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חמישה מיתוסים נפוצים על שנת תינוקות

חמישה מיתוסים נפוצים על שנת תינוקות

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When we become parents, we discover that there are quite a few myths about parenting in general and about parenting babies in particular that do not really prove themselves in the reality test. In the early years of our children's lives, there is probably no area where these myths are more common – and more harmful – than in the area of ​​sleep. When it comes to baby sleep myths, they not only lead to unrealistic expectations and a sense of disappointment in ourselves, they may also cause us to adopt exactly the opposite behavior than we need to ensure the baby and ourselves a good and healthy night's sleep. This post, therefore, will be devoted to dispelling some of these myths.

1. Small babies can sleep continuously for a night.

Even adults do not sleep a continuous night: we all wake up at night, sometimes partially awake and sometimes fully awake. A baby certainly cannot sleep continuously for 10-12 hours without waking up at all. At some point, however, he will be able to wake up and go back to sleep alone without parental assistance, but this will not happen until he reaches an age where he no longer needs night feedings. This is a stage that most babies reach at some point between the ages of six months and a year, and a minority even later.

2. The baby learns to fit into the parents' agenda.

This idea sounds particularly appealing to parents who are having their first baby. Who said our agenda has to change? The baby can simply fit into our normal activities. Well, it is quite possible that in the first months of life, you can take the baby anywhere in a baby carrier or stroller and allow him to sleep that way. At some point, however, when you want to teach him good sleeping habits, you will need a regular night routine – and it is impossible to create such a night routine if the baby falls asleep every day at a different time and in a different environment. A baby needs consistent sleeping conditions: This is one of the reasons sleeping bags are so recommended, as they allow you, in cases where you are unable to be at home at bedtime, to give your baby at least part of his familiar sleeping environment.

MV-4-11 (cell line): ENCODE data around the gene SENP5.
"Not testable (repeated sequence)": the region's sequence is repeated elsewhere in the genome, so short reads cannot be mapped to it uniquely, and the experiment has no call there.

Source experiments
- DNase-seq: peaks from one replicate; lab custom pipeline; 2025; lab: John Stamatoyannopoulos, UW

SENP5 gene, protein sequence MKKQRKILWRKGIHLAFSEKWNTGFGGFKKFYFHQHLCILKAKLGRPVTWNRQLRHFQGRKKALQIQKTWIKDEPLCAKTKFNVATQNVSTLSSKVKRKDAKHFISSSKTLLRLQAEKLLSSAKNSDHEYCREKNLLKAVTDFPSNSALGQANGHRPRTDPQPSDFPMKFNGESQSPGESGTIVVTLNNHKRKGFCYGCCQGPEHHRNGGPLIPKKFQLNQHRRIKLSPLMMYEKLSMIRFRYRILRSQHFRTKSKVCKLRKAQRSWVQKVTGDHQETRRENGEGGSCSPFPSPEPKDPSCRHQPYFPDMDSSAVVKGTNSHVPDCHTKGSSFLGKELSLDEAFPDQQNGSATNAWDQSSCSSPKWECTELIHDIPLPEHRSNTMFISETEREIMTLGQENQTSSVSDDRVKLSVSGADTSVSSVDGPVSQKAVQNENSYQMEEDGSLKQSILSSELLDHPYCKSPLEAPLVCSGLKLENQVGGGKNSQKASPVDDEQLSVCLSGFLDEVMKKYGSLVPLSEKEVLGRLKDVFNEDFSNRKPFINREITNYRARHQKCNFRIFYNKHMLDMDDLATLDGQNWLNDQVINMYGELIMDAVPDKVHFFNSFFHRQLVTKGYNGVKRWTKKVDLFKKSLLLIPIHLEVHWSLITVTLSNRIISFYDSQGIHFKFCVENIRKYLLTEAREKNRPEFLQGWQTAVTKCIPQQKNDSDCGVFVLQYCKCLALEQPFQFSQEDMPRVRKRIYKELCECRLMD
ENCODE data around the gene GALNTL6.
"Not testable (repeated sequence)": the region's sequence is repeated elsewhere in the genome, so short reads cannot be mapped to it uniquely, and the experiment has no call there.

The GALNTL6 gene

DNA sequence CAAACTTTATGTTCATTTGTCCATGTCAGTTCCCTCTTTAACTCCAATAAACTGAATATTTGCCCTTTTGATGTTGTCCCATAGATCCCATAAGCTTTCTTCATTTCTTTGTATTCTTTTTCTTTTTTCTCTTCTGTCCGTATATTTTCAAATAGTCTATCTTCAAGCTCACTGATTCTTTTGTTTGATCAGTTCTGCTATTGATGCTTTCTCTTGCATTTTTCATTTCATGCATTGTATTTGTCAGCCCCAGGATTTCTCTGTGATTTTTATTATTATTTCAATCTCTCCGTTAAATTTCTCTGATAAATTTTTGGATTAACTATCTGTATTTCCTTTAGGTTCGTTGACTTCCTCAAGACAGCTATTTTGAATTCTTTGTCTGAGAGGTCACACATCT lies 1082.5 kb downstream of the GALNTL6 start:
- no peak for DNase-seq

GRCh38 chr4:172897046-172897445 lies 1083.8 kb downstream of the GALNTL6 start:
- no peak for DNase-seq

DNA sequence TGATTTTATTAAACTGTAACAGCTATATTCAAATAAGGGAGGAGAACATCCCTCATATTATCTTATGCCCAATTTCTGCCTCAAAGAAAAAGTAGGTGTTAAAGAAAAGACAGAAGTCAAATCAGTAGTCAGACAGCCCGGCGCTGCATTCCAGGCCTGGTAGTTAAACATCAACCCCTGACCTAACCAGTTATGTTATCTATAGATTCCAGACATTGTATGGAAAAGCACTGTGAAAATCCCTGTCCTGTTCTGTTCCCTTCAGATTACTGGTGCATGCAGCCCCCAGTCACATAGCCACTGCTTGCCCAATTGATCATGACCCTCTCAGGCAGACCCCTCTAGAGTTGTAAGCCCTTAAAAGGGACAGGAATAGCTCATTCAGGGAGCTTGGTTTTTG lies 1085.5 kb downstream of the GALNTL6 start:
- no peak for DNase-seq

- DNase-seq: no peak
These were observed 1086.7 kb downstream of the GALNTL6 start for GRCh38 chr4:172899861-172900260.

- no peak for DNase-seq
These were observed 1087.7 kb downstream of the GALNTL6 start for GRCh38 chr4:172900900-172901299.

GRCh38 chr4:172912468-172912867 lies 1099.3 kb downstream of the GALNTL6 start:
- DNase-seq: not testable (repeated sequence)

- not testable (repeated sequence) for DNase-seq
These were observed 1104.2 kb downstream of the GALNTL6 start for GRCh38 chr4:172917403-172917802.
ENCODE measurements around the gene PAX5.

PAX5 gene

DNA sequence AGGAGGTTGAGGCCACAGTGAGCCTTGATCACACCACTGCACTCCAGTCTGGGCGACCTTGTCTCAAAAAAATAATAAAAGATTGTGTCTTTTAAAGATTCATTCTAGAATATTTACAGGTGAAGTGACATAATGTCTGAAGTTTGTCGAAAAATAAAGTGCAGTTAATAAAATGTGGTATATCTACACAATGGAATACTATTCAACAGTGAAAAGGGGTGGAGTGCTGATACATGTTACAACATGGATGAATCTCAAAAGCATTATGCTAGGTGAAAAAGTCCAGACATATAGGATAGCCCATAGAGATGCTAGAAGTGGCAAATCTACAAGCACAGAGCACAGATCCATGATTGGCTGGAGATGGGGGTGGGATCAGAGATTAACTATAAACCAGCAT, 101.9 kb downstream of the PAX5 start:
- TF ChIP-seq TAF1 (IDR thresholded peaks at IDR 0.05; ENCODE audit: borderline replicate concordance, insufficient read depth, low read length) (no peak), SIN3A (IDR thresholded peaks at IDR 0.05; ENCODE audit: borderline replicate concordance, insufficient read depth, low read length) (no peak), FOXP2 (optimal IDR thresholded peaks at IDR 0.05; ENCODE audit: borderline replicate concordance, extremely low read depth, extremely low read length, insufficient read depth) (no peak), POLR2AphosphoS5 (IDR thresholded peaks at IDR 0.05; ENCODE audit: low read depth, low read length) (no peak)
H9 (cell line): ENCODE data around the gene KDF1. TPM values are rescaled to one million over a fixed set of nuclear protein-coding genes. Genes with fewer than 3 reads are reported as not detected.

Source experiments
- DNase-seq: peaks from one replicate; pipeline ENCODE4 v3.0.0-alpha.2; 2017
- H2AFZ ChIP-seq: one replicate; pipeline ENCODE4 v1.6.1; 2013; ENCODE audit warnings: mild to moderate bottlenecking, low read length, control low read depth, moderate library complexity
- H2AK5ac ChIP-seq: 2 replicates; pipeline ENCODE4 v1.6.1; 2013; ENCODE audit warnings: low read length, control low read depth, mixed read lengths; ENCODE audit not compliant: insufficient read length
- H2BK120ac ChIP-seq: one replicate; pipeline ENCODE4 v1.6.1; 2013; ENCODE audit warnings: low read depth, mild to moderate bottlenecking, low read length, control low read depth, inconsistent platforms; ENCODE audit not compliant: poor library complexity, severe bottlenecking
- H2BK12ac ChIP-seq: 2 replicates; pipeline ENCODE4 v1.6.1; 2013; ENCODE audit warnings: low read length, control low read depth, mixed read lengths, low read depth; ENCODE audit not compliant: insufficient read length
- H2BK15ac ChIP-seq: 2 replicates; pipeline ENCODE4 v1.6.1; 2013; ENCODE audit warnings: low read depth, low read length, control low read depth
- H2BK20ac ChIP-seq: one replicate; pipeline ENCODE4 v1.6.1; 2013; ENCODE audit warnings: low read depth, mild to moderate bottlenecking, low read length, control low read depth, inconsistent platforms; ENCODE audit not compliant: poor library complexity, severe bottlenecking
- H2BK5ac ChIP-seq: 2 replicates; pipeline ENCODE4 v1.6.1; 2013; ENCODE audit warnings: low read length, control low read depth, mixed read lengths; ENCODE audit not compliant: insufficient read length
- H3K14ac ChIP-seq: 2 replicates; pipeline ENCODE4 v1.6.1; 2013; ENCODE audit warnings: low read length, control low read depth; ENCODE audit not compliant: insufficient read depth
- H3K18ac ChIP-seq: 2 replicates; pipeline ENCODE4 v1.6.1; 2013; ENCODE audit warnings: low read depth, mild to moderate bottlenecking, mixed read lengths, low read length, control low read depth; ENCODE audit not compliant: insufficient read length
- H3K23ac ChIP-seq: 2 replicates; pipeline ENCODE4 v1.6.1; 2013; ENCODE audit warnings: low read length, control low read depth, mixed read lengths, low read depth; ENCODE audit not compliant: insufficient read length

3. If we keep him awake during the day, he will sleep better at night.

Many parents, exhausted from repeated night awakenings, believe that the solution is to 'tire' the baby by preventing him from taking naps and putting him to bed at a relatively late hour. The research-proven truth is exactly the opposite: sleep gives birth to sleep, and an exhausted baby is a baby who will have difficulty falling into a deep sleep and will probably also get up with the birds. The first step to improving a baby's night's sleep, therefore, is to adhere to the recommended number of daytime naps according to his age and get to bed early.

4. In the end he will anyway learn to sleep better!

Some babies do teach themselves, in the end, to fall asleep easily and sleep well during the night. But they are definitely the minority. Most babies need help to acquire the skill to fall asleep on their own, and if they do not receive this help in their early years, there is a good chance you will find yourself with an older, active and talkative child who still does not know how to fall asleep alone and needs your help. This is why it is worthwhile to maintain healthy sleeping habits already in infancy.

5. My baby just does not need much sleep!

For parents dealing with babies who refuse to sleep during the day or have difficulty falling asleep at night, it is quite easy to conclude that they have simply been blessed with a baby who does not need much sleep. But here too there are medical data that say otherwise. Of course, some babies need more sleep or less sleep, but there is also a minimum number of hours of sleep that each baby needs to function. A baby under one year of age needs at least 14 or 15 hours of sleep a day, and infants between one and two years of age need between 13 and 14 hours of sleep a day. Babies who do not get enough sleep are not only tired and nervous: their immune system is weakened and they even have more difficulty in the cognitive and motor field.

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